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July 2004, Volume 11, Number 3

Africa: South Africa, Nurses

South Africa. Some 50,000 white farmers own 87 percent of farm land, and in 2004 the Restitution of Land Rights Act, which allows the Ministry of Agriculture to appropriate land, with compensation, that was taken forcibly from Blacks under apartheid. The government hopes that Black farmers will have 30 percent of the land by 2015, but white farmers complain that 90 percent of the farms already transferred to Blacks have gone bankrupt.

South Africa, with 45 million residents, has one to three million foreign-born residents, many from neighboring countries seeking higher wages. Most South African residents, 80 percent in some polls, want immigration to South Africa stopped, and more done to remove unauthorized foreigners. However, many jobs for professionals are vacant-at least 500,000 in the public sector-and the Immigration Act of 2002 makes it hard for foreign professionals to immigrate, in part because many government bureaucrats believe that employers should train local Blacks for jobs rather than seek immigrants.

White South African professionals continue to emigrate, including 14,000 "officially" in 2003- emigration is probably higher because many professionals say they are leaving temporarily but stay abroad. Web sites have been set up to persuade South African professionals abroad to return.

Nurses. Nurses are leaving the public health systems of African countries that were former British colonies for the British National Health System, where starting pay is $31,000 a year. In May 2004, African countries at the annual assembly of the World Health Organization urged developed nations to compensate them for their lost investment in training nurses, and won a pledge to study ways to reduce the damage from the emigration of nurses.

Since 2001, the NHS has promised not to engage in "aggressive recruitment" of African nurses, but this promise does not apply to private British hospitals, where African nurses often get their first jobs and later apply to the NHS. Since 1998, 12,115 African nurses have registered to work in Britain.

In Malawi, where public sector RNs earn $1,900 a year, almost two-thirds of the nursing jobs in the public health system are vacant because of emigration as well as nurses staying in the country but switching to private hospitals and foreign-financed nonprofit groups. Because of AIDS, many employed people in Malawi support the orphans of relatives, giving them an incentive to emigrate for higher wages. Some fear that, if wages are raised to hire nurses with AIDS donor funds, basic services such as child birth will fall further behind.

South Africa says it has spent $1 billion educating health workers who emigrated- the equivalent of a third of all development aid it received from 1994 to 2000. Public health systems in sub-Saharan Africa should double their nursing work forces, adding at least 620,000 nurses to deal with patients and to spend the money arriving to deal with AIDS and tuberculosis.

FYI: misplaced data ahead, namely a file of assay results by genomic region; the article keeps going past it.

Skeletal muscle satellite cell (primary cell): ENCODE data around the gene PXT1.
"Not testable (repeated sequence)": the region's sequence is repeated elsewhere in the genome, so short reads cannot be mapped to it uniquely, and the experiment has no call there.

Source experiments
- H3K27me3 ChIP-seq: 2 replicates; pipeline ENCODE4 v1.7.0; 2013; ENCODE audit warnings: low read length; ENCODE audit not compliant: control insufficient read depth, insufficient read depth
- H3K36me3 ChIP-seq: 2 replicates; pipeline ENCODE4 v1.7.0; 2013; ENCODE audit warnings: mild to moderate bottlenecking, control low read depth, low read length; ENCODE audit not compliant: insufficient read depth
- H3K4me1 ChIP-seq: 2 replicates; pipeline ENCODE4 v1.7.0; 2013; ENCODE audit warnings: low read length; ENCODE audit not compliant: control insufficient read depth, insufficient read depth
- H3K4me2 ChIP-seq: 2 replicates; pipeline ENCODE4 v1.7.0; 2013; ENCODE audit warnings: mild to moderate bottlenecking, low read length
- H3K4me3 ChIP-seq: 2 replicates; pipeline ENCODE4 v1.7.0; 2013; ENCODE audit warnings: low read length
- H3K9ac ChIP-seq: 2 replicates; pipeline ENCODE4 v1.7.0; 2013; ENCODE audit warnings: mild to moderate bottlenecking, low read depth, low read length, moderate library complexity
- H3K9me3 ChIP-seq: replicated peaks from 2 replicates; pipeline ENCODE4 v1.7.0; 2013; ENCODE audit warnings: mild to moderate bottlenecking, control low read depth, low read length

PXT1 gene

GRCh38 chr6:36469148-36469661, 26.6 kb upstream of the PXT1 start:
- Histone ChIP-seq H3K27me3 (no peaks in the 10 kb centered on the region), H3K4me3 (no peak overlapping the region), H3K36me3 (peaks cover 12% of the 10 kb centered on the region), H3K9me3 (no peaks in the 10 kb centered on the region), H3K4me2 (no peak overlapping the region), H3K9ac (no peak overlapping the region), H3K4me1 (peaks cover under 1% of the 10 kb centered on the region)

Physicians for Human Rights, winner of the Nobel Peace Prize in 1997 for its work to ban land mines, issued a report in July 2004 that called on industrial nations to reimburse African countries for the loss of health professionals educated at African expense and to try harder to meet their own worker shortages by training more people domestically rather than recruiting abroad.

The report emphasized that there is a trade off between the rights of African health professionals to seek a better life and the rights of people in their home countries to decent health care. It did not recommend that African governments try to prevent the emigration of health care workers, but did recommend that industrial countries not recruit actively in Africa.

Other. The governor of Zimbabwe's central bank has been traveling to countries with migrants from Zimbabwe, asking them to remit money via official channels; the exchange rate has been made more realistic.

West African wars producing refugees have ended, but the UN has made little progress disarming former fighters. Most fighters are offered $300 to $700 for each assault weapon they turn in, or more for collectively turning in a larger weapon. There are reports that many fighters buried good weapons and turned in old ones. Bad government, including corruption that uses political power for private wealth creation, make it hard to generate widespread growth.

The Sudanese government was accused of supporting Arab militias who displaced one million Black Sudanese in the Darfur region in Spring 2004; another 100,000 Sudanese fled to Chad. The government said it was acting against rebel movements, not engaged in ethnic cleansing.

Some 13,000 Somali Bantu have come to the US as refugees. A profile of a couple resettled in Tucson, Arizona emphasized that most are successfully integrating. The 500-employee Westin La Paloma Resort and Spa has hired workers who together speak 12 languages, a quarter of them refugees. According to their employer, the newcomers have quickly become valuable service employees.

Americans donate used clothing to charities that sell it to exporters, who bale it and send it to Africa, where it displaces local clothing. South Africa banned used clothing imports in 1999, and other countries are following, including Nigeria, Ethiopia and Eritrea.

Celia W. Dugger, "In Africa, an Exodus of Nurse," New York Times, July 12, 2004. Guest, Robert. The Shackled Continent: Africa's Past, Present and Future. Macmillan.